The 'seven wise men' who give independent economic advice to the Chancellor counselled caution, saying: 'We cannot be sure that enough has yet been done to make the fiscal position sustainable. But at the same time we do not want to endanger what may prove to be a fragile recovery.'
But John Major declared yesterday there was 'unmistakeable evidence' that the recovery had 'taken root', in an upbeat message on the economy which still leaves room for tax increases in the Budget.
The Prime Minister said that 'we need to cope with the fiscal deficit and we have the courage to do so'. His remarks in the Commons came after a large majority of the Cabinet appeared willing yesterday to leave the Chancellor the freedom to impose further tax increases as he sees fit.
Three of the City and academic economists who form the team of advisers made it clear they would cut interest rates even if taxes were not raised in the Budget.
The seven argued that tax increases or spending cuts worth about pounds 6bn - 1 per cent of national output - would be enough to provide 'a reasonable degree of assurance that the public finances were on a sustainable footing' if they were imposed in 1995/96 and beyond. This would come on top of the increases announced by Norman Lamont in March, which raise pounds 10bn after two years.
The seven said that extra tax increases might turn out to have been unnecessary, but that it was easier to cut taxes late in a parliament than raise them.
They added that tax increases should aim to enlarge the base of incomes, profits and spending on which they are levied, rather than raise the rates. This suggests support for extending value-added tax and scaling down mortgage tax relief rather than raising the rates of VAT or income tax.
The call for a cut in interest rates was strongly reinforced by Tory MPs at a meeting last night of the backbench finance committee with the Chancellor.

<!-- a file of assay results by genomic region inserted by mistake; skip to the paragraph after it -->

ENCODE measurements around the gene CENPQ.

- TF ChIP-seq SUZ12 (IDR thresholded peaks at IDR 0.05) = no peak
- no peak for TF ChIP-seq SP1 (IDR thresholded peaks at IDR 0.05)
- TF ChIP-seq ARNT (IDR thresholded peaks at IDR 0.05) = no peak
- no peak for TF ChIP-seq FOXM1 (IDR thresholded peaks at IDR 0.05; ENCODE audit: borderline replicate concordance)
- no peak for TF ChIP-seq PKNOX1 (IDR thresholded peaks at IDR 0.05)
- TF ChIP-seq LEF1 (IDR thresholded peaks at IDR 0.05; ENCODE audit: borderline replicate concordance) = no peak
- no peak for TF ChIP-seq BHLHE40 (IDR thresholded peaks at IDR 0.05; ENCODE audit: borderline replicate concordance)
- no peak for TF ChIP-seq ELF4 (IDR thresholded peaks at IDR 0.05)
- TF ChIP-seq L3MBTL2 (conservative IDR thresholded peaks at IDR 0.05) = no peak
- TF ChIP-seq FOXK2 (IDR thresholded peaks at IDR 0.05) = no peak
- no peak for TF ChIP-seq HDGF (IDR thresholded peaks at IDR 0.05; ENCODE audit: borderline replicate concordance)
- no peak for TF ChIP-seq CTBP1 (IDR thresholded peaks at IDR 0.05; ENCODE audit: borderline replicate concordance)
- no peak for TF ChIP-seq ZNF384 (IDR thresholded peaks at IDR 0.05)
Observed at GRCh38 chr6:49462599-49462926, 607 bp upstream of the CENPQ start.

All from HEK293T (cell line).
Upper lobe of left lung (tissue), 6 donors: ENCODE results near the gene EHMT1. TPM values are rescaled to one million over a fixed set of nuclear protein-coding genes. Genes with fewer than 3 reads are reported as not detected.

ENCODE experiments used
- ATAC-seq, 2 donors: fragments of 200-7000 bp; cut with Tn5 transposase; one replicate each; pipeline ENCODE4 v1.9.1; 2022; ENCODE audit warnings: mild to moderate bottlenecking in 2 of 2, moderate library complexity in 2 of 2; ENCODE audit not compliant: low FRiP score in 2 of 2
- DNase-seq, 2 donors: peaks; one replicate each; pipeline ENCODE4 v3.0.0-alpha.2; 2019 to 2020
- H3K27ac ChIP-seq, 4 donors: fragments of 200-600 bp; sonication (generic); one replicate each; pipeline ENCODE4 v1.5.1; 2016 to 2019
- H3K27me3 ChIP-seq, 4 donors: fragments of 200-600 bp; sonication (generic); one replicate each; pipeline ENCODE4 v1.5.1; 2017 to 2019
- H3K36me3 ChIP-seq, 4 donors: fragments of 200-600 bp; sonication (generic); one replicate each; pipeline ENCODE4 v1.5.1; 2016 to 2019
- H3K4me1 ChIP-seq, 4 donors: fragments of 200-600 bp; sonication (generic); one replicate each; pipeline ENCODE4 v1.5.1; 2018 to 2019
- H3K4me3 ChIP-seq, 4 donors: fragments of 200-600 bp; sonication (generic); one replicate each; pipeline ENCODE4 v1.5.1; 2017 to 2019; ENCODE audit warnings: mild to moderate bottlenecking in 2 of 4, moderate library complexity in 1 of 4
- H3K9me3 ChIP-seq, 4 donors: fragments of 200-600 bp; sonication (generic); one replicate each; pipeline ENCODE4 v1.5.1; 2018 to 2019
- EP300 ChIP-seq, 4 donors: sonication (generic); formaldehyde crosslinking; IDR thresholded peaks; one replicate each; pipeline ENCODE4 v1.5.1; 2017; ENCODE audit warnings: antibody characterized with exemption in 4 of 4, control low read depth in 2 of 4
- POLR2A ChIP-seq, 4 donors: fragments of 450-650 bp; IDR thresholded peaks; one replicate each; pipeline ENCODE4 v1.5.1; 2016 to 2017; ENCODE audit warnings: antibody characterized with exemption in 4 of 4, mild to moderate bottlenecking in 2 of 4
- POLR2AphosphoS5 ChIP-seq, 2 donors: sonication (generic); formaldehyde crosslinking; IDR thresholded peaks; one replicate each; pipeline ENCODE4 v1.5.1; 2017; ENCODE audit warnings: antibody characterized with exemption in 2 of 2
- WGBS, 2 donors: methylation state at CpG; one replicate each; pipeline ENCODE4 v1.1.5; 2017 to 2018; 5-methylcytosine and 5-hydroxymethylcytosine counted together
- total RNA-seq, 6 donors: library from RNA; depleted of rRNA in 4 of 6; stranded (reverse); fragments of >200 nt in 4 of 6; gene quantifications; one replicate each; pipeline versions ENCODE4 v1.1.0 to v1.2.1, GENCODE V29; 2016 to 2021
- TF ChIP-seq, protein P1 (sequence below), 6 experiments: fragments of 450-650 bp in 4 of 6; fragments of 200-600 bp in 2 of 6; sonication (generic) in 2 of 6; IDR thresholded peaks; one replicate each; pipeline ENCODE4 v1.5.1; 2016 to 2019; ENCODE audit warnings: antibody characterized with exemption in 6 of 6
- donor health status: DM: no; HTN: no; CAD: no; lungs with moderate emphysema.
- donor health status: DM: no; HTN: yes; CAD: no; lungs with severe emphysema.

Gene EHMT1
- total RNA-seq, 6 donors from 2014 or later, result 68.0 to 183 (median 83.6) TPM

The committee gave its backing to Mr Clarke for VAT increases, if necessary. Some supported VAT on newspapers, but others warned it would look like the Government taking 'revenge' on the press for attacks on Mr Major. There was no support for VAT on children's clothes and food. Some MPs warned that VAT on transport, such as rail fares, would be 'suicide'. In an apparent reference to the protests by senior MPs over further proposed defence cuts, Mr Clarke repeated that he expected the support of MPs for tough spending cuts.
Sir Nicholas Bonsor, chairman of the Defence Select Committee, told the Commons yesterday that the Government should 'spread the pain among departments' and indicated support for some additional tax increases.
Michael Heseltine, President of the Board of Trade, admitted on Channel 4 News last night that the recovery was 'patchy' but added: 'We are now seeing a growth in the economy.' Mr Clarke told the National Housing and Town Planning Council in Brighton that there were 'increasing signs that the recession in the housing market may be behind us.'
A joint study by the Institute for Fiscal Studies and the City firm Goldman Sachs warned that the burden of tightening fiscal policy would fall largely on taxes. 'The public spending targets for years beyond 1994/95 are already so low as to make it unlikely that they will be achieved', the study concluded.
The wise men said that on average they expected the economy to grow by 1.7 per cent this year - in line with the Treasury's estimate - and by 2.7 per cent next year. But they do not expect unemployment to fall very far for the rest of the year, with an unspectacular reduction following next year.Reuse content